News From Space: “FedEx” to the Moon

fedex-to-moon-google-x-lunarThe Moon has been quite the source of news lately. From NASA’s and the ESA’s planned efforts to build a settlement, to NASA and Google planning to send vegetation there, and China’s recent deployment of the Jade Rabbit rover, it seems that all the major space agencies of the world are eying the lunar surface with plans for eventual colonization.

What’s more, numerous private interests are looking to get in on the action, plotting everything from space tourism to courier services. One such company is Moon Express, a space startup that is competing for the Google Lunar X prize to develop a spacecraft that would one day be able to land on the lunar surface, move 500 meters, and send back two messages.

fedex-to-moon-spacecraftTheir craft is known as the MX-1, the company’s first robotic lander that was designed with the intent to deliver payloads to the lunar surface by 2015 and be able to transport precious minerals back. The privately held company, which is backed by billionaire Naveen Jain, unveiled the robot at the Autodesk’s University conference in Las Vegas.

According to Moon Express CEO Bob Richards, the MX-1 is very compact and could “fit basically inside of an SUV” trunk. The craft is unmanned, solar-powered, and uses hydrogen peroxide as rocket propellant. The fuel tanks are strapped to the vehicle’s underside, and serve two purposes. As Richards explains:

When the tanks are empty, they now act as a bumper. People are used to seeing landing gear on a spacecraft, but we didn’t need landing gear–the fuel tanks are the structure. It looks like something you’d land on a beach actually.

fedex-to-moon-spacecraft1To get to space, the craft is launched via rocket, and once deployed can navigate all by itself to the moon. And though small, the MX-1 is capable of carrying roughly 60 kilograms of payload. For its early missions, the startup plans to take part in NASA’s goal of delivering plants to the moon, including basil, turnips, and Arabidopsis (a sort of mustard-seed plant).

Additionally, the MX-1 will carry a small, black-and-gold telescope for a private company, which plans to set up the device as a moon cam on its surface, streaming live video back to Earth for all to watch. So in addition to China’s Jade Rabbit rover, which will be providing footage of the lunar surface, we can expect video to be provided by private interests as well.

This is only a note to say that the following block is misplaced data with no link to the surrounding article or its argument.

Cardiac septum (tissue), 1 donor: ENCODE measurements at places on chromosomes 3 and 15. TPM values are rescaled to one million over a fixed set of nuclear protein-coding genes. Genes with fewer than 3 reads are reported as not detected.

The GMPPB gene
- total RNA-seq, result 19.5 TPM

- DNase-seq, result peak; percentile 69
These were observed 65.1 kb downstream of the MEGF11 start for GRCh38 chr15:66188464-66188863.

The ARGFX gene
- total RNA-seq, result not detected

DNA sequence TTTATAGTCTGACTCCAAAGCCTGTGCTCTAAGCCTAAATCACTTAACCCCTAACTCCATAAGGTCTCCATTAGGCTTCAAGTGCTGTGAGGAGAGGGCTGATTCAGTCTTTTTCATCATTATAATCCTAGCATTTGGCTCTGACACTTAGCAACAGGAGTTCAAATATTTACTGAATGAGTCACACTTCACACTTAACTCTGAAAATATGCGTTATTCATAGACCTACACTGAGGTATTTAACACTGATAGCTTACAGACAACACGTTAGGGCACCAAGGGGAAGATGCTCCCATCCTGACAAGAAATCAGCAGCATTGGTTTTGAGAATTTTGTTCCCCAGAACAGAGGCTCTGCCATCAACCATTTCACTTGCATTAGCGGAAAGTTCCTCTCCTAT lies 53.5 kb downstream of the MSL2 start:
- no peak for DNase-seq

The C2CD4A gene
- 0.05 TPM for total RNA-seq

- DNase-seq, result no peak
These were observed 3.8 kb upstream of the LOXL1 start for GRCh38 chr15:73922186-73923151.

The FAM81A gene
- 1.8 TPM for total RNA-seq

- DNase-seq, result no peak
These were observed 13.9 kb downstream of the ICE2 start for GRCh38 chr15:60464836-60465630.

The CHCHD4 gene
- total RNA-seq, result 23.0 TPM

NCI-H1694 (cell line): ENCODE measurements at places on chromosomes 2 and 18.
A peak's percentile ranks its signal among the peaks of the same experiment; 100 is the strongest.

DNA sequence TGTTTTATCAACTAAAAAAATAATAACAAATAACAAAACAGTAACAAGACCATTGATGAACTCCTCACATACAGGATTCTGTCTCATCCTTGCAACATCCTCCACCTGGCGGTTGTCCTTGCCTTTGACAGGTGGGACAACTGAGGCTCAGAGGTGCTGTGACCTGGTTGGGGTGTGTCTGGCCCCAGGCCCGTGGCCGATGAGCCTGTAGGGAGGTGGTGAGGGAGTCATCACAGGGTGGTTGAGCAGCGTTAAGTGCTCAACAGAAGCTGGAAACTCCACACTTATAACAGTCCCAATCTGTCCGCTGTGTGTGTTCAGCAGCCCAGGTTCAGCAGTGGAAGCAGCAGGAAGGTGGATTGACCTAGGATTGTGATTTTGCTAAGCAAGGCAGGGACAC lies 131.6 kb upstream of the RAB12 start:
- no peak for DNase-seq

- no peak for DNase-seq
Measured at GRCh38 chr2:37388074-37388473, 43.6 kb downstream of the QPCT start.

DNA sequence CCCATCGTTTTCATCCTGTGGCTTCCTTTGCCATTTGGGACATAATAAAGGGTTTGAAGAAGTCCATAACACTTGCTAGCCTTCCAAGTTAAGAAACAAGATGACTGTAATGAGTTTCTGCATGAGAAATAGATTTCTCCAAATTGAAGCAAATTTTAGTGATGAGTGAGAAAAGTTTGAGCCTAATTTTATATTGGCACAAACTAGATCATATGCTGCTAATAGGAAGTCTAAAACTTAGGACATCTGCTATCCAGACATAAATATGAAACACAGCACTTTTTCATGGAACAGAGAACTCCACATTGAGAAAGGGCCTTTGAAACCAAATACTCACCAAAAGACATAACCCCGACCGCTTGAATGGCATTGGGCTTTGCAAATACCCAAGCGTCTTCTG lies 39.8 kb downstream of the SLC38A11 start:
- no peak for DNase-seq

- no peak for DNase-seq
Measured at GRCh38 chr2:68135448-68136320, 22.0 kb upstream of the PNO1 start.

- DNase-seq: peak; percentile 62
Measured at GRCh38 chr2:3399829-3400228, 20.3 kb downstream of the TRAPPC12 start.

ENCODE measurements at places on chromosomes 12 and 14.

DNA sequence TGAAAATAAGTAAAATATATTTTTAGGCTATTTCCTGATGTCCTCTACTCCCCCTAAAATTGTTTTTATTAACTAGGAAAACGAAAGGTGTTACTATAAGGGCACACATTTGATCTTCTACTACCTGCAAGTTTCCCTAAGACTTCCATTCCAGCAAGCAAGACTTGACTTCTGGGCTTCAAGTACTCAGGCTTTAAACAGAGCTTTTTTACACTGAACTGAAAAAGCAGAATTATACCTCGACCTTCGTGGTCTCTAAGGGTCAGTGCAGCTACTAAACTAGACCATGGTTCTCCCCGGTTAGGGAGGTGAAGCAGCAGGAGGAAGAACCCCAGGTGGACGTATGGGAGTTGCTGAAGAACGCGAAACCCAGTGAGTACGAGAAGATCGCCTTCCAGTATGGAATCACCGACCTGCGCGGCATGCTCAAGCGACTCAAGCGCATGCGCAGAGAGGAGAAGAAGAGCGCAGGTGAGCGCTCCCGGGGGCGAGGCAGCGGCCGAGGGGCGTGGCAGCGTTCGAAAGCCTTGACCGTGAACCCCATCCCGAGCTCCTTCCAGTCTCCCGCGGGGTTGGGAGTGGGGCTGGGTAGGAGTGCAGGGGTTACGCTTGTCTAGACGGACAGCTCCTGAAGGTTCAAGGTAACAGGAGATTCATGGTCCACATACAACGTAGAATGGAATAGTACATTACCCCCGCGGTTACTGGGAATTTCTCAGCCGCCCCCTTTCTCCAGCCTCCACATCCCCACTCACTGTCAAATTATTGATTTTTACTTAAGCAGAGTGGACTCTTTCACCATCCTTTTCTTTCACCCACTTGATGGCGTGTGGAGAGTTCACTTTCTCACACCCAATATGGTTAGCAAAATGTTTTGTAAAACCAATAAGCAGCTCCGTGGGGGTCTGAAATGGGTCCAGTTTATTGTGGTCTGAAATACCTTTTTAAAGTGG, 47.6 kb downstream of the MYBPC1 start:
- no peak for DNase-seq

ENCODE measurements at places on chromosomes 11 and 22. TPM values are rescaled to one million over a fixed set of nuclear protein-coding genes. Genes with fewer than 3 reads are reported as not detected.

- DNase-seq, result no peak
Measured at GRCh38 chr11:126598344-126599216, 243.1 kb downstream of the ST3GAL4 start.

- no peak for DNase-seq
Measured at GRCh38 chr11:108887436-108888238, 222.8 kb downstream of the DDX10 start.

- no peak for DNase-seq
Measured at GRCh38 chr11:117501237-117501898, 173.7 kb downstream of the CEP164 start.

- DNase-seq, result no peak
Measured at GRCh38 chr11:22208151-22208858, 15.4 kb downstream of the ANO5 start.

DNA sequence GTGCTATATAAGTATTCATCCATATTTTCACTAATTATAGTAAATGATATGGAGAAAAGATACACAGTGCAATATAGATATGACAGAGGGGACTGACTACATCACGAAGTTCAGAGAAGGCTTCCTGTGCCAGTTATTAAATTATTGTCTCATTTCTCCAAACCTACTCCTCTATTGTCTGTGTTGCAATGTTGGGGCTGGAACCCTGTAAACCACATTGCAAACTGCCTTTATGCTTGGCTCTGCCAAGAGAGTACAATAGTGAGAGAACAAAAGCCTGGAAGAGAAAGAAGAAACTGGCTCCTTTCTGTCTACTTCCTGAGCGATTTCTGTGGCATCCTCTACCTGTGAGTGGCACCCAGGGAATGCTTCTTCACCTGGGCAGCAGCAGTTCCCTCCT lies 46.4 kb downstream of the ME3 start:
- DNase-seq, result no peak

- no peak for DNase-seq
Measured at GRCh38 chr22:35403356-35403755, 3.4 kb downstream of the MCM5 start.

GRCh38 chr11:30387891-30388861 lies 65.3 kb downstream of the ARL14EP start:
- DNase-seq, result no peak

fedex-to-moon-picBut in the long run, the aim of MoonEx is far more entrepreneurial: it plans to mine resources from the moon, seeing it as an untapped and very lucrative target. The trick will be developing the MX-1 into a craft that can deliver payloads to-and-from the moon, at larger scales. As Richards put it:

What’s there? Probably more platinum than there is in all the reserves on Earth. Pick your spice: silver, nickel, everything that we mine here on Earth is on the moon.

However, Moon Express doesn’t expect to return with any payloads until at least its third mission. It plans to launch its first mission to the moon in 2015. And if they win Google’s Lunar X Prize, they just might have all the investment capital they need to make it happen.

Source: fastcoexist.com, googlelunarxprize.org

News From Space: XS-1 Reusable Spacecraft

sx-1_spaceplaneWhen it comes to the future of space exploration, the ongoing challenge has been to find a way to bring down the costs associated with getting things into orbit. In recent years, a number of solutions have been presented, many of which have been proposed by private companies like SpaceX and Reaction Engines. Not to be outdone, the US government has its own proposal, known as the XS-1.

Developed by DARPA, the XS-1 is the latest in a string of designs for a reusable spacecraft that would be capable of taking off and landing from an airfield. But unlike its predecessors, this craft would be a two-stage craft that has no pilot and is controlled much like a drone. By combining these two innovations, DARPA foresees an age where a “one day turnaround,” or daily launches into space, would be possible.

skylon-orbit-reaction-enginesBasically, the XS-1 will work as a two-stage flyer, beginning as a regular high-altitude drone meant to fly as high as possible and reach hypersonic speed. Once this has been achieved, the payload will separate along with an expendable launch system with a small tank of rocket fuel which will then be automatically delivered to its final destination. The plane, meanwhile, will automatically return to base and begin prep for the next day’s mission.

In addition to being cheaper than rockets and space shuttles, an XS-1 space plane would also be much faster than NASA’s now-retired STS shuttles. Much like Reaction Engines Skylon concept, the ship is designed for hypersonic speeds, in this case up to Mach 10. While this might sound incredibly ambitious, NASA has already managed to achieve a top speed of Mach 9.8 with their X-43A experimental craft back in 2004 (albeit only for ten seconds).

x-43a The XS-1′s payload capacity should be around 2300 kilograms (5000 pounds) per mission, and DARPA estimates that a single launch would cost under $5 million. Currently, it costs about $20,000 to place a single kilo (2.2lbs) into geostationary orbit (GSO), and about half that for low-Earth orbit (LEO). So while DARPA’s requirements are certainly stringent, they would cut costs by a factor of ten and is within the realm of possibility.